Ubiquitous lawyer (and Bonfire of the Vanities inspiration) Ed Hayes says, “I just wish the medication had been available to my father and his father. If they had this, they wouldn’t have been drunks. I have very primitive values as to what constitutes masculinity, and I used to think taking medication would mean I wasn’t man enough to handle my problems.” He got over it. “Now I take a simple medication, and the side effects are nothing.”

Before Viagra, the only options open to doctors trying to keep their patients both erect and depression-free were to minimize their dosage, prescribe intermittent “medication holidays,” or supplement an insufficient dose of a given SSRI with Wellbutrin. Even now, when you can buy Viagra over the Internet, some men still opt to work within the new sexual terrain they find their medication has redrawn for them. In certain cases, SSRIs can have the effect of delaying orgasm rather than causing impotence—not necessarily an unwelcome event for all men (or their partners).

“When you first notice the sexual side effects, you’re probably so depressed you just want to get better and you probably don’t feel much like having sex anyway,” says a filmmaker in his early thirties. “But then you start to feel better, and of course you notice. It’s a weird thing . . . I have friends who say they’re into it because it makes them last longer. For me, it’s not a great thing, but for some reason I was like, Yeah, I can live with the fact that my sex life is totally screwed up. But the second I noticed I was getting fat, I was like, Forget this.”

“I take at least 14 pills a day. People are like, ‘Who knows what you could be doing right now if you weren’t medicated?’ It's just crap. What I could be doing is crying in my room.”

Like other prescription drugs circulating through the city, Viagra also has a second life. “Viagra has worked its way into the gays, at least, for recreation,” reports the designer who favors perky stacking boxes stuffed with Xanax for his party favors. “The idea is you’re doing a lot of crystal and a lot of gay party drugs, and it makes it hard to get it up. So the combo plate is you do that and Viagra and it keeps you hard and, um, ups the ante so you don’t have to worry about getting a softy from doing too much K.”

It reminds him, he says wistfully, of his very first prescription party drugs: “My first experience with pills was with downs, to come off disco drugs. It could have been a Valium, and sometimes you’d score with Rohypnol before it became the date-rape drug. That was the best. After you’re through partying, after however long you’ve been up, you want the thing that’ll bring you down the fastest and the hardest, and that’s how the hierarchy was set up.”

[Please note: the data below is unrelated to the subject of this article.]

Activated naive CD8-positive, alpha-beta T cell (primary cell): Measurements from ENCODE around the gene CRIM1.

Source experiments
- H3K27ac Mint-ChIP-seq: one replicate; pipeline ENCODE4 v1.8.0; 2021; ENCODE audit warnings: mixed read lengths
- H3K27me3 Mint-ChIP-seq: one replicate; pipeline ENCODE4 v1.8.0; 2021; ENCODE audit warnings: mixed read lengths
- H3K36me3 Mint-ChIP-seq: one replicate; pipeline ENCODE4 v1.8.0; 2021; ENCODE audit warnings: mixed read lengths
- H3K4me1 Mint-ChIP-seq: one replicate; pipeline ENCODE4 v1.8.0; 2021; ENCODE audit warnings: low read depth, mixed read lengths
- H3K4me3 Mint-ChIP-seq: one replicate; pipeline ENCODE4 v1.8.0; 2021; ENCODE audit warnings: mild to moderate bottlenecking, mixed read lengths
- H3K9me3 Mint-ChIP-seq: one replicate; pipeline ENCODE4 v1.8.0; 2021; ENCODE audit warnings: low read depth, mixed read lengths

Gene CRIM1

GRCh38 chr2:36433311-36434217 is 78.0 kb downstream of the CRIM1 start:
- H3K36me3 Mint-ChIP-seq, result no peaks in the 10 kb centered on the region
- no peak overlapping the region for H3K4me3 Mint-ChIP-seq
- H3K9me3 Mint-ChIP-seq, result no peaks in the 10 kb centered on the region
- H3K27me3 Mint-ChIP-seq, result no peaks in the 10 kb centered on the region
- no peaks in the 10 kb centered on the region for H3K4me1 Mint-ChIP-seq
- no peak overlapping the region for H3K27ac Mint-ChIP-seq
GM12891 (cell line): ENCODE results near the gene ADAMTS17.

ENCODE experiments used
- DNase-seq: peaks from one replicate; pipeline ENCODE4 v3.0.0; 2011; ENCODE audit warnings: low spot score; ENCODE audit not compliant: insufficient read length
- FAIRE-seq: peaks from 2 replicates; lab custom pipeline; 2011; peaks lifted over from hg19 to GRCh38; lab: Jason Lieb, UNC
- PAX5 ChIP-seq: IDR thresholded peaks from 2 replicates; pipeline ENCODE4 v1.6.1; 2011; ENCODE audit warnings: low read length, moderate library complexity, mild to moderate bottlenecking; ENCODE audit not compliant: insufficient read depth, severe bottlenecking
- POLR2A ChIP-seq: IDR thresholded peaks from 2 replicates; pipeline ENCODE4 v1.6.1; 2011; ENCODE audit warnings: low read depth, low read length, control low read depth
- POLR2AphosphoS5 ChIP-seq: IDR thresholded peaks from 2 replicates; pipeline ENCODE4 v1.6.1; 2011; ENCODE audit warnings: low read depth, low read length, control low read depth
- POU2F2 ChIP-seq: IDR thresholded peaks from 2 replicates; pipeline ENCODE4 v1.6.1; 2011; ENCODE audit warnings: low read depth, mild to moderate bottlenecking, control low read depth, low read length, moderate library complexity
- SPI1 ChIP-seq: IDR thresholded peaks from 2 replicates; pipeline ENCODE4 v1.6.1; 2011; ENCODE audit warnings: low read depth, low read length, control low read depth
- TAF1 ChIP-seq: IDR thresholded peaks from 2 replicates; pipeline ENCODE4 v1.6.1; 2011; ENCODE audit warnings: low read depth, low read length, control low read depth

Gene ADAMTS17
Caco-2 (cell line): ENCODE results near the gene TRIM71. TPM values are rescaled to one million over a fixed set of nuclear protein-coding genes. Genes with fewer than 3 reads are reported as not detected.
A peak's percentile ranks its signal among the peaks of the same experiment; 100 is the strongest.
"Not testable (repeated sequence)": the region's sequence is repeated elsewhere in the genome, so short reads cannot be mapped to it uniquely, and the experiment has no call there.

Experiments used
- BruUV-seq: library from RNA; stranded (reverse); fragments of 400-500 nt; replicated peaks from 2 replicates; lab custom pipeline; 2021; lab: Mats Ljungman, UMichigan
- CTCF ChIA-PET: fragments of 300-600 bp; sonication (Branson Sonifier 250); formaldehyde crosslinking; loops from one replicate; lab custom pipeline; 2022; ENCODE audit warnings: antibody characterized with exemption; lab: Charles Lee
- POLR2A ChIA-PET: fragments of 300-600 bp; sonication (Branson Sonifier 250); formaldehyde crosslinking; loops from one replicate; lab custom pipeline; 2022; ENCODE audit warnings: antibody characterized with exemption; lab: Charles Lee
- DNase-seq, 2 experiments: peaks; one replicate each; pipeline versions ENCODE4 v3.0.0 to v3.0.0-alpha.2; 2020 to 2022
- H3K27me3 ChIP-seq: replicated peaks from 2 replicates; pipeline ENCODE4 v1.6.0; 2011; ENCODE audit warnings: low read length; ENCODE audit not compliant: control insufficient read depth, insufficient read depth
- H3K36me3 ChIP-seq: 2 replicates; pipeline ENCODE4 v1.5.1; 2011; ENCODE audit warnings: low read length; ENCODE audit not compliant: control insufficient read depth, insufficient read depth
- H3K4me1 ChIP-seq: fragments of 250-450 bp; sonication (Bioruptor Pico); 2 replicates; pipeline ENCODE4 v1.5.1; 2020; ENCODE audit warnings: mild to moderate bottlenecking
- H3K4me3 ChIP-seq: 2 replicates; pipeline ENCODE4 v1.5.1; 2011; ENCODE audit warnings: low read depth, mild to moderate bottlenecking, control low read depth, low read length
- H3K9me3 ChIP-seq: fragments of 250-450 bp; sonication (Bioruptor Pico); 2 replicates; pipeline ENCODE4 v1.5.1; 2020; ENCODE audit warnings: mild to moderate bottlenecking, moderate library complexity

Using prescription drugs to work a little harder, sleep a little better, relax a little faster, has become a given in the city’s mainstream. “A friend of mine coined the term cosmetic psychopharmacology,” says Winchel.

Is this good, or is this bad? is a quasi-philosophical question, an ethical question, more than a medical question. We do enter into this in psychiatry because of the emerging issue of whether or not there are some people we cannot diagnose with a symptom but who seem to benefit from an antidepressant nonetheless.”

A friend of mine who is currently taking Zoloft seems to be getting more agitation from this question than relief from her pills. “If you’re taking something to make your life suck less, then why don’t you just make your life suck less? This is 2003 in an advanced society of which you are one of the most fortunate members! Think if you were a little child in Cambodia who never got education, and compare that to your incredible fucking life! And you’re depressed? How can you be sure it’s not just that you’re a spoiled brat? They say chemicals are not something that you would respond to if you were not depressed, but part of me thinks that’s bullshit.”

It’s true that there are similarities between the way we test meds and the way we used to test witches. If a woman swims, she’s a witch, so you have to kill her; and if she drowns, she’s innocent. But either way, she’s dead. If a person is depressed and a medication affects her mood, then she needs it; if she’s depressed and it doesn’t, she needs a different one. Either way, she’s got to be medicated. “The way that people take it in New York,” says my friend, “I mean, everybody is on something, and that’s stupid! It’s impossible that all highly functioning people are depressed and that they all live in Manhattan.”

I ask what her psychiatrist says about all this.

“She says I’m probably on the wrong drug.”


Related:

Advertising
Current Issue
Subscribe to New York
Subscribe

Give a Gift

Advertising